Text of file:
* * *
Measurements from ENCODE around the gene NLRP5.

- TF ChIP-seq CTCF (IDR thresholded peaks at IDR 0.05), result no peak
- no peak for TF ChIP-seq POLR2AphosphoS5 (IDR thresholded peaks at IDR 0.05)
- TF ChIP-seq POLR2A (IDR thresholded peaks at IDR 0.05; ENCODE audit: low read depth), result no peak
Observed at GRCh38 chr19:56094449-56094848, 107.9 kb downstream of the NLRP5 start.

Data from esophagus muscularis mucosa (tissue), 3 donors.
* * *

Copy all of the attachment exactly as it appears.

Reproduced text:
Measurements from ENCODE around the gene NLRP5.

- TF ChIP-seq CTCF (IDR thresholded peaks at IDR 0.05), result no peak
- no peak for TF ChIP-seq POLR2AphosphoS5 (IDR thresholded peaks at IDR 0.05)
- TF ChIP-seq POLR2A (IDR thresholded peaks at IDR 0.05; ENCODE audit: low read depth), result no peak
Observed at GRCh38 chr19:56094449-56094848, 107.9 kb downstream of the NLRP5 start.

Data from esophagus muscularis mucosa (tissue), 3 donors.